Johnson says you need to learn early that you “can’t be everything to everybody. You have to make a decision where your interests and expertise are and then try to market those. You have to give something up because, no matter how hard I’ve tried, there’s still only 24 hours in a day and seven days in a week.”

Dairy consultant David Tomsche, DVM, says it’s important to develop and maintain “a network of people of like interests in the United States that you can lean on a little bit.” When you have this sort of network, he says, you will more than likely find yourself obtaining some of the overflow work that the consultants in your network can’t handle because they are too busy.

“Some might have more business than what they can handle,” Tomsche says. “Some may have conflicts and can’t handle it all even though they don’t necessarily have a lot of business. They want to work with somebody that they know and trust and have a relationship with. Sometimes they want you to come in and work short-term with a client of theirs just to help solve a problem, but they want the client back.”

Tomsche says it has been important for him to be “willing to play whatever role anybody wanted me to play just so I could be in the arena.” In addition to networking, you need to have a proven record of consulting in the United States before trying to expand internationally, according to Tomsche.

“First you have to master just the day-to-day part of being a veterinarian and that may take five to 10 years,” he says. In addition to this, you might need to leave your veterinary practice and get involved in some other aspect of the industry, such as managing or even owning a dairy, Tomsche says.

In his case, because he enjoys public speaking, Tomsche helped develop his reputation by giving seminars at veterinary and/or dairy producer meetings. “Once you get into the arena, then you have to prove yourself, but everybody has to do this regardless of what they are doing.”

Wisconsin dairy consultant Johnson has these three suggestions for those desiring to become international consultants:

  • Be true to yourself and always put the customer’s needs first.
  • 2Don’t give your services away just because you’re getting an international trip.
  • Be as prepared as possible for the country and culture where you will be working and don’t think you have to have all the answers.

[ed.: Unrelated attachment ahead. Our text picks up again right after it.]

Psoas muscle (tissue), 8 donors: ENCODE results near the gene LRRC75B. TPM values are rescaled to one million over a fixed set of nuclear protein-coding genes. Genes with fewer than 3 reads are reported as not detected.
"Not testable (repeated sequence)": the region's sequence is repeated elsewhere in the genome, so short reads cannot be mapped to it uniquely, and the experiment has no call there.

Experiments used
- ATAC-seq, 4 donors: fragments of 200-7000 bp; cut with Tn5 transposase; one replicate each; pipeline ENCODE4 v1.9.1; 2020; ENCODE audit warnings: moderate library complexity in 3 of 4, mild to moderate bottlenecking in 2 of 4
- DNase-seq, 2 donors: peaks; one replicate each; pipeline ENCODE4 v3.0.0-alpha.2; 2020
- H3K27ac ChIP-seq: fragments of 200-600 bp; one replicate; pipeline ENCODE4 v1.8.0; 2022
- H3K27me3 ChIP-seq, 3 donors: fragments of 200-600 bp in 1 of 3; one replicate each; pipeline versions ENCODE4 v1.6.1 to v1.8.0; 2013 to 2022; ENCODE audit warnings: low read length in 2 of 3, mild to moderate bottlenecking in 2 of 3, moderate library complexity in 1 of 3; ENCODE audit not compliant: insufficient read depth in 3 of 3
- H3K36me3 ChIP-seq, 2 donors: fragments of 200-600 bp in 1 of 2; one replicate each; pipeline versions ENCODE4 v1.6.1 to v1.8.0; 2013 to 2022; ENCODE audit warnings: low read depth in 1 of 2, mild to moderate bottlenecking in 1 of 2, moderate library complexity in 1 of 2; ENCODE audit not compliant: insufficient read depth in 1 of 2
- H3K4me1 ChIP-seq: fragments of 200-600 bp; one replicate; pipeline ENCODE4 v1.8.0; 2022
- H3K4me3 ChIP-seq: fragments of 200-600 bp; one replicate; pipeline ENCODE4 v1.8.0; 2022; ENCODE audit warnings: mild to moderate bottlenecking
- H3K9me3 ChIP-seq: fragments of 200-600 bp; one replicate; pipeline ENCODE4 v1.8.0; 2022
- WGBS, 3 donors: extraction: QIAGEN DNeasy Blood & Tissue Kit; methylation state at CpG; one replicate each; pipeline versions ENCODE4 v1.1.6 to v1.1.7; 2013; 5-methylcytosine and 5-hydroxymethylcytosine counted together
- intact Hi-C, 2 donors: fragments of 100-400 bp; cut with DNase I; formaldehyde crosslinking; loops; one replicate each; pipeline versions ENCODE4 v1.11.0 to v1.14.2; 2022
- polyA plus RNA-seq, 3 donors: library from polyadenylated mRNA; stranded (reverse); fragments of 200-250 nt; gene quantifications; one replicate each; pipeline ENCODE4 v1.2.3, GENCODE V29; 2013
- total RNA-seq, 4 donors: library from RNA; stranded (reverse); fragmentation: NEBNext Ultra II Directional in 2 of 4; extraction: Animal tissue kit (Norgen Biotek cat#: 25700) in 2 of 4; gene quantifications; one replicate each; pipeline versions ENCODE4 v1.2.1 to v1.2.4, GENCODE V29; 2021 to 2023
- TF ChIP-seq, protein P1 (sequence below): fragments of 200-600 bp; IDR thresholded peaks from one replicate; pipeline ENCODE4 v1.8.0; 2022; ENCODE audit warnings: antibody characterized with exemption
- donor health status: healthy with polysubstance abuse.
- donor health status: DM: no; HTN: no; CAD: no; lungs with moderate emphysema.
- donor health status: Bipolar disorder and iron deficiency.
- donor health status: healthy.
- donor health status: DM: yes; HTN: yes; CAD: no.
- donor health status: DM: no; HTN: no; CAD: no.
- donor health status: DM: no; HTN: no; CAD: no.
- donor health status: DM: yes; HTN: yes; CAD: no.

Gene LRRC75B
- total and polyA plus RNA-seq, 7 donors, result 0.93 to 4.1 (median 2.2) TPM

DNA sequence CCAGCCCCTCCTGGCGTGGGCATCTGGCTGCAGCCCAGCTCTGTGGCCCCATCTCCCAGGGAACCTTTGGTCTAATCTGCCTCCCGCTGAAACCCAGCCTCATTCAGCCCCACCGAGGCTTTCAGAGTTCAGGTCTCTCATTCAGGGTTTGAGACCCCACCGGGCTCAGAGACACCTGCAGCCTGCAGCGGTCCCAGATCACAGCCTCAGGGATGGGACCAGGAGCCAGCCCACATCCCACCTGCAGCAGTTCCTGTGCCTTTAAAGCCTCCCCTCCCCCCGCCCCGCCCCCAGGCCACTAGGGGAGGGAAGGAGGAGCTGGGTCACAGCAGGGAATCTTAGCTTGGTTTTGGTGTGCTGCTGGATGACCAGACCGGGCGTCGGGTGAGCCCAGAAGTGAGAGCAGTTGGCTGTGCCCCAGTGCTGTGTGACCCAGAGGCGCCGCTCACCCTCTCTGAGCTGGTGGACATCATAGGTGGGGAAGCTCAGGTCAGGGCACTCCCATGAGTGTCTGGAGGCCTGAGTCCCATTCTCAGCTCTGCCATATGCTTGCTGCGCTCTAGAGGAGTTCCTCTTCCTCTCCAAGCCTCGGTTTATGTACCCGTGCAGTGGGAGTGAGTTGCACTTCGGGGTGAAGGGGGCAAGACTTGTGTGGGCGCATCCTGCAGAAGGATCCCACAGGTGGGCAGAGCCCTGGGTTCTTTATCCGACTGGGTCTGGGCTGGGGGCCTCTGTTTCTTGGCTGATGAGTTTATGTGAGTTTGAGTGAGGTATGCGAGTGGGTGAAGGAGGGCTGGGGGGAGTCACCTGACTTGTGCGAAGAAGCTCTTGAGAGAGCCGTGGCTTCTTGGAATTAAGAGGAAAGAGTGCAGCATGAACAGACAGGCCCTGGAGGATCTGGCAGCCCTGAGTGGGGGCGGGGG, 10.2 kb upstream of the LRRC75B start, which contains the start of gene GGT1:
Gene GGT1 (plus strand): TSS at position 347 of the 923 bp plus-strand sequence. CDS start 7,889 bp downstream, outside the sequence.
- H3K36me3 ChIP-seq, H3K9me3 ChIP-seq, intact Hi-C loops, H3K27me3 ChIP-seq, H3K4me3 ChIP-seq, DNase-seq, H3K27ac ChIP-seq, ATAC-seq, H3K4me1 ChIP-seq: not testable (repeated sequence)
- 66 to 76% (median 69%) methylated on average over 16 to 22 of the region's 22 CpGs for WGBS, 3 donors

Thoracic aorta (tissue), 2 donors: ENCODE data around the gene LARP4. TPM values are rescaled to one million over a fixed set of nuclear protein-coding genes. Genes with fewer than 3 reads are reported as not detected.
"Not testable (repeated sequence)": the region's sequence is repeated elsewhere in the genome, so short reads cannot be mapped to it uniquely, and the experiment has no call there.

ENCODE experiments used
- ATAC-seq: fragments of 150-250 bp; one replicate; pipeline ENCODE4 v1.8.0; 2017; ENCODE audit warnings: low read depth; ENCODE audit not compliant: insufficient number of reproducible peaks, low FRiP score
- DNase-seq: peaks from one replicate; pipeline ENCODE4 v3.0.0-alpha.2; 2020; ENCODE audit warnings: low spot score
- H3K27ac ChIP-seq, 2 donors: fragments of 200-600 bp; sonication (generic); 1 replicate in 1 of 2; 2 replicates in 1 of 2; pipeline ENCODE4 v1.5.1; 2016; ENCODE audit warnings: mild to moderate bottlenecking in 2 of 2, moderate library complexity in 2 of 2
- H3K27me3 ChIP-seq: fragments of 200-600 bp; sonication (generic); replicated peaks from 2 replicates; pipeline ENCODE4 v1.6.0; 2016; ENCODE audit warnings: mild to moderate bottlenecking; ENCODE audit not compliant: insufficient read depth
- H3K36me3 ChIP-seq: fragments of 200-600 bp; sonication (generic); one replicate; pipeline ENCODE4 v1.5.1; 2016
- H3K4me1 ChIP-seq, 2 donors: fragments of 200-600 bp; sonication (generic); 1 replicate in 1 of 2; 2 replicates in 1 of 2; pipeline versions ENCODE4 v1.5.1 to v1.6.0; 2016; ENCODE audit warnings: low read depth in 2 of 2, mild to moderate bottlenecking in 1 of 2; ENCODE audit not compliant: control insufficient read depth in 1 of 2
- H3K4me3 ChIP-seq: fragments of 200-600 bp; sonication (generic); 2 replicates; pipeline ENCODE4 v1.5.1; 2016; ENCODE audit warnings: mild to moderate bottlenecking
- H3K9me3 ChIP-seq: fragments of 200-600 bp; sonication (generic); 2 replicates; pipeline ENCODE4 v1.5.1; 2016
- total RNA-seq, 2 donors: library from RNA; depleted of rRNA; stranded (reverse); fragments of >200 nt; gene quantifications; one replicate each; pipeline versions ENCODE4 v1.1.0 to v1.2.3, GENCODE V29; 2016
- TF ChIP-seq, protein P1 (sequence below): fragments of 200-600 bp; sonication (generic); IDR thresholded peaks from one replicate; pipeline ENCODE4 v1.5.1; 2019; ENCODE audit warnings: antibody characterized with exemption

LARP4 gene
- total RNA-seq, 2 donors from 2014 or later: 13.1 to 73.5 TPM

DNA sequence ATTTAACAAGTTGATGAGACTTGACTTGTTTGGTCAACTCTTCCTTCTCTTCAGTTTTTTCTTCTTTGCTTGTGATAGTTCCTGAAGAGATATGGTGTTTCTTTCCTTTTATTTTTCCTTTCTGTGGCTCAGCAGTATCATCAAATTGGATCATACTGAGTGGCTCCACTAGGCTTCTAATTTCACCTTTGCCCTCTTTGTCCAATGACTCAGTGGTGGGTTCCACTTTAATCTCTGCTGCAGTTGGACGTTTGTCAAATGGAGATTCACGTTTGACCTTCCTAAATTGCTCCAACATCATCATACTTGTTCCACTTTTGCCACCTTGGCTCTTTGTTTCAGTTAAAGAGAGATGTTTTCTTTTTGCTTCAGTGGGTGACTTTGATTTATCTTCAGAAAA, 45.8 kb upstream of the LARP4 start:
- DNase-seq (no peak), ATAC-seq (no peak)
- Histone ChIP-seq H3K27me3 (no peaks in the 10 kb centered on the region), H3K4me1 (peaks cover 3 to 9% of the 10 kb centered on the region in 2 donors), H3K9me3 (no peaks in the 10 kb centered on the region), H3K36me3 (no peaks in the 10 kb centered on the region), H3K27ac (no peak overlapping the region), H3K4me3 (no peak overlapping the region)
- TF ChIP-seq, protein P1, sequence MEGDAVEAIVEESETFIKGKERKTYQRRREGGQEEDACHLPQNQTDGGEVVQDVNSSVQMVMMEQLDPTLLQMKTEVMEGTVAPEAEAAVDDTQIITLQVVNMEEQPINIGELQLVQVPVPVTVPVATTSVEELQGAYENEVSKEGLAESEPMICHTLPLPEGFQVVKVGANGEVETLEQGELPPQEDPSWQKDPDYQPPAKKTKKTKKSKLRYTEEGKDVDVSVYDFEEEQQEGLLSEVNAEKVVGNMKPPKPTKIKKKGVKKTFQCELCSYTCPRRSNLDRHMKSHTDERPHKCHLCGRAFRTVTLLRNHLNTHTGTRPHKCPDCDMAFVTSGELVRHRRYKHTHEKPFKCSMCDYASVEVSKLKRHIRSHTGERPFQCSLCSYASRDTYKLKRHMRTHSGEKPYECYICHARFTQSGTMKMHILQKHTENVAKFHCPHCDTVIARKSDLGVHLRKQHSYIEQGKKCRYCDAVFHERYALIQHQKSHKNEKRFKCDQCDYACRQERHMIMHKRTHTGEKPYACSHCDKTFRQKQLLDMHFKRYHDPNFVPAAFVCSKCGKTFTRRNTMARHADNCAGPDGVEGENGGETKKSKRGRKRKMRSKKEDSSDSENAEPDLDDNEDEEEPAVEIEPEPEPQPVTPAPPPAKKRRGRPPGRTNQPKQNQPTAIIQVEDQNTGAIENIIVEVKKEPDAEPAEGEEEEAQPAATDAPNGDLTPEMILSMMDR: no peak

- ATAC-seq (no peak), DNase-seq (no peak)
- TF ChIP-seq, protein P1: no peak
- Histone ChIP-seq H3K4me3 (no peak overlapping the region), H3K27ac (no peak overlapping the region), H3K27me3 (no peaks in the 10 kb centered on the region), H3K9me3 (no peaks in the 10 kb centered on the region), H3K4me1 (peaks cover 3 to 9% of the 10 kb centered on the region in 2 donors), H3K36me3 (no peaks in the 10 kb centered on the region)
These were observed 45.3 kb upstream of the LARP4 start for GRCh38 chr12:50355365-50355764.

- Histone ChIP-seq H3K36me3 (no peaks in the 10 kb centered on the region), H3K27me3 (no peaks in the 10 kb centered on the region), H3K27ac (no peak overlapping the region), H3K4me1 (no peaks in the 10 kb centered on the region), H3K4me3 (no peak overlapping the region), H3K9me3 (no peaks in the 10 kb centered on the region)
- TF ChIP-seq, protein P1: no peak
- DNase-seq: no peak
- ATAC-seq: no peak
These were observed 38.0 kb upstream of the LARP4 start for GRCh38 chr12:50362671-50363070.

Feedlot consultant David Bechtol, DVM, suggests that you should let pharmaceutical companies know that you are interested in doing international consulting work. He also believes that if you are serious about international consulting, you should look at it as a business, rather than just something to do because you have a desire for global travel.

Another feedlot consultant, Scott MacGregor, DVM, says he got started in international consulting as a result of resources from pharmaceutical companies. “I’ve not wanted to be perceived as being too close because of potential conflict of interest issues and my image,” he says. “But on the other side of it, it’s hard for me to neglect the resources of a major pharmaceutical company because they obviously can do things that I can’t.”

MacGregor also believes that experience in production medicine in the United States is a necessity for any veterinarian with an interest in international consulting. “I don’t want to be the least bit arrogant about this — but having experience certainly goes a long way with the veterinarians in other countries, as well as the managers, because they expect you to know what you’re doing.”

Open-mindedness also is a good quality to have, according to MacGregor. “I think being open minded and willing to try things is critical. You need to get involved with it and try to enjoy any cultural aspect of it. When I go to a different country, I go with a pretty open mind.”